Enantioselective interaction of chiral semiconductor nanocrystals and tumor cells
Chirality is a common property of the most part of active biological molecules that provide their stereospecific interactions with environment. Many properties such as the ability to penetrate into cells, enzymatic activity and toxicity are strongly dependent on chirality of substances.1
A creation of man-made chiral inorganic structures is a hot trend in nanotechnology today. An acquisition by nanostructure chiral properties should lead to significant changing in their interactions with biomolecules. It opens new possibilities to realize stereospecific interactions of nanostructures in biological environment.2
Semiconductor nanocrystals (NCs)3 is a vivid specimen of man-made inorganic nanoparticles that can be widely used in many fields of biological studies. 4 Recent studies demonstrated for the first time the induction of chiroptical activity in NCs.2-5 NC s are able to obtain chirality as the result of attaching the chiral molecules to the NC surface.2
To fully understand the interactions between NC s and living cells in order to develop nontoxic and biocompatible NC s for clinical use the impact on living organisms of the chirality of NC s should be investigated. Different chiral properties of NC s may determine their ability to interact with other biomolecules and thereby modulate a range of downstream processes in living cells. In5 was demonstrated differential NC cell toxicity associated with the chirality of glutathione coating of CdTe quantum dots (QDs). QDs coated with D-glutathione, the nonbiologically active form of glutathione, showed less cytotoxicity than L-glutathione-coated QDs.
The aim of study was to investigate the enantioselective interaction of semiconductor nanocrystals of different shapes and living tumor cells. Using methods of confocal fluorescence microscopy and FLIM we investigated optical properties, cellular uptake and cytotoxicity of chiral nanocrystals against A-549 and Ehrlich Ascite carcinoma cell lines.
Hydrophobic trioctylphosphine oxide (TOPO) capped CdSe/ZnS spherical quantum dots, dots in rods and dots in tetrapods were prepared according to methods described in.6 Chiral NCs were obtained from hydrophobic CdSe/ZnS NCs by the method of post-synthesis ligand exchange using D- and L-cysteine (Cys) as chiral ligands.
Circular dichroism spectra of the D- and L-cysteine capped NC demonstrated a pronounced antiphase optical dichroism signal in the spectral region of intrinsic NC absorption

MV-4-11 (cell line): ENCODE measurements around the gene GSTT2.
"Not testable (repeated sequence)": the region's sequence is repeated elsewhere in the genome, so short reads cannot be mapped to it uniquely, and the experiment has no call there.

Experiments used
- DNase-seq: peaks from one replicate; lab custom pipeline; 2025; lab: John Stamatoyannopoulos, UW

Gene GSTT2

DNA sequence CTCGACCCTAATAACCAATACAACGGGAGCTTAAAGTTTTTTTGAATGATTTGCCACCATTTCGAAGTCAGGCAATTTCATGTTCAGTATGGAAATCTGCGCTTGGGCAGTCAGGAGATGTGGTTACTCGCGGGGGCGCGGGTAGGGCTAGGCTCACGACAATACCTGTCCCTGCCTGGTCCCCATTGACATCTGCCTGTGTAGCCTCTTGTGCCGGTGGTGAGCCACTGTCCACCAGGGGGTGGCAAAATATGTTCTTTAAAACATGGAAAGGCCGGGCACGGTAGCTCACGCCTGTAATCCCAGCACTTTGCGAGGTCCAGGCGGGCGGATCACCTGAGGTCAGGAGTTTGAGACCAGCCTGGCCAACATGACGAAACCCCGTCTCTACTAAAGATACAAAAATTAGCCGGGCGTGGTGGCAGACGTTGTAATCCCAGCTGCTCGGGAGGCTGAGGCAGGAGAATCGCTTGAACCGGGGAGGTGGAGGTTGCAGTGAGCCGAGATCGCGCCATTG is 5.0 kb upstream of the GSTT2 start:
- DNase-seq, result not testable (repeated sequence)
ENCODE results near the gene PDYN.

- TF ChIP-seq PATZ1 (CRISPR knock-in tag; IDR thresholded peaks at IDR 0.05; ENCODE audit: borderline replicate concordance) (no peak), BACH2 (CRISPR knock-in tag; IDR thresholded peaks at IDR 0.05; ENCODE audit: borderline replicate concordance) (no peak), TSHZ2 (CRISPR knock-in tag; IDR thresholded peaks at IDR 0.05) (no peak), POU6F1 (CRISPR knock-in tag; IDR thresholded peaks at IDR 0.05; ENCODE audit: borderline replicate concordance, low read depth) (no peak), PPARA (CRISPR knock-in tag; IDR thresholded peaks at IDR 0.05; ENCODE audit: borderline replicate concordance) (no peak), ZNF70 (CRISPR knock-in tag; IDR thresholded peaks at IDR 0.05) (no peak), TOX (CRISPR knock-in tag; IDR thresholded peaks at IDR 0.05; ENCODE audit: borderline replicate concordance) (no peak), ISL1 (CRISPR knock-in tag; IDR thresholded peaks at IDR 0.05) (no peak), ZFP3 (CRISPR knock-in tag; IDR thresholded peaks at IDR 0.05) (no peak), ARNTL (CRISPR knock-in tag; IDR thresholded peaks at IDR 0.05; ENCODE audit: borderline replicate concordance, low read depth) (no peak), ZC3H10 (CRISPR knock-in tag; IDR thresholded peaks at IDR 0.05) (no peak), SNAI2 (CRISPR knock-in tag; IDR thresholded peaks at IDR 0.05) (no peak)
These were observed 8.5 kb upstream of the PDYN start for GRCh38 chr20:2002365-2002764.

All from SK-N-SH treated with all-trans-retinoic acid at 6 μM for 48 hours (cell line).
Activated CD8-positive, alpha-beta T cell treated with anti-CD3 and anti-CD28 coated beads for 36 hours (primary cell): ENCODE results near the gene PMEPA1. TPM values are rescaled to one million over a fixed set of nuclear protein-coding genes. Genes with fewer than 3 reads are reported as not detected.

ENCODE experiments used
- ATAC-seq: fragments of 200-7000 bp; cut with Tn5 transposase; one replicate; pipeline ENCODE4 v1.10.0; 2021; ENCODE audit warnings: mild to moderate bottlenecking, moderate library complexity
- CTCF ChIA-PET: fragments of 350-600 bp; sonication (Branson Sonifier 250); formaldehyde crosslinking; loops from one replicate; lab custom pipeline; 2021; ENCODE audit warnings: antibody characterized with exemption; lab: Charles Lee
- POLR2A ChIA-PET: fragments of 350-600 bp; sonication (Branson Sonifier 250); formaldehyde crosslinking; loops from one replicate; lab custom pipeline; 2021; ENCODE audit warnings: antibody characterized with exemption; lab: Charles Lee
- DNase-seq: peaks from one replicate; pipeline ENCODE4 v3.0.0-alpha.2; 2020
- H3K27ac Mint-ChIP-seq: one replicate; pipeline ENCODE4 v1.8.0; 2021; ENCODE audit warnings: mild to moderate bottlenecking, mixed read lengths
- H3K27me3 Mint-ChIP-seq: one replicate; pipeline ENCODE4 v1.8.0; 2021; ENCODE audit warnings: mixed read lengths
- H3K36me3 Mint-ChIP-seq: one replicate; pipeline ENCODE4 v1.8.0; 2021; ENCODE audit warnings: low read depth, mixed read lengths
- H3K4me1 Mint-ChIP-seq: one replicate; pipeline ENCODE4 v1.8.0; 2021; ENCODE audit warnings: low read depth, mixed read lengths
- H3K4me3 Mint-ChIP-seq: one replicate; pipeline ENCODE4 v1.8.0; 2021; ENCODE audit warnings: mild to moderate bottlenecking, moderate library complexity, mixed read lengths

Cell toxicity and intracellular accumulation of NCs were investigated on A-549 and Ehrlich Ascite carcinoma cells by high content screening and confocal PL microscopy respectively.
Optical properties of NCs inside A-549 and Ehrlich Ascite carcinoma cells were studied by confocal PL microscopy and time-resolved PL microscopy to obtain PL intensity and PL lifetimes data of NCs inside cells.
It was shown that chirality of NCs did not influence on their optical characteristics inside cells, but had crucial role in the NC cytotoxicity and cellular uptake. It was demonstrated that L-Cys NCs had higher cellular accumulation in the case of Ehrlich Ascite carcinoma cells while D-Cys NCs were more biologically active in A-549 cells. Cytotoxicity of chiral quantum dots against Ehrlich Ascite carcinoma cells did not exceed 10% in the concentration region 1–20 μmol L−1 of QDs. In this case, L-Cys QDs had slightly higher cytotoxicity than D-Cys QDs. However, D-Cys NCs had more pronounced cytotoxicity than L-Cys NCs against A-549 cells. The establishment of exact mechanisms of NP biological effects is our ongoing research.
We believe that this finding may lay the groundwork for novel approaches to controlling the biological properties and behavior of man-made chiral nanomaterials in living cells.
4. (a) Medintz, I. L.; Uyeda, H. T.; Goldman, E. R.; Mattoussi, H., Quantum dot bioconjugates for imaging, labelling and sensing. Nature materials 2005, 4 (6), 435-446; (b) Maslov, V.; Orlova, A.; Baranov, A., Combination Therapy: Complexing of QDs with tetrapyrrols and other dyes. In Photosensitizers in Medicine, Environment, and Security, Springer-Verlag, Ed. Springer: USA, 2012; (c) Li, L.; Zhao, J. F.; Won, N.; Jin, H.; Kim, S.; Chen, J. Y., Quantum dot-aluminum phthalocyanine conjugates perform photodynamic reactions to kill cancer cells via fluorescence resonance energy transfer. Nanoscale research letters 2012, 7 (1), 386.
5. Li, Y.; Zhou, Y.; Wang, H.-Y.; Perrett, S.; Zhao, Y.; Tang, Z.; Nie, G., Chirality of Glutathione Surface Coating Affects the Cytotoxicity of Quantum Dots. Angewandte Chemie International Edition 2011, 50 (26), 5860-5864.
6. (a) Talapin, D. V.; Rogach, A. L.; Kornowski, A.; Haase, M.; Weller, H., Highly Luminescent Monodisperse CdSe and CdSe/ZnS Nanocrystals Synthesized in a Hexadecylamine−Trioctylphosphine Oxide−Trioctylphospine Mixture. Nano Letters 2001, 1 (4), 207-211; (b) Govan, J. E.; Jan, E.; Querejeta, A.; Kotov, N. A.; Gun'ko, Y. K., Chiral luminescent CdS nano-tetrapods. Chemical Communications 2010, 46 (33), 6072-6074; (c) Artemyev, M.; Möller, B.; Woggon, U., Unidirectional Alignment of CdSe Nanorods. Nano Letters 2003, 3 (4), 509-512.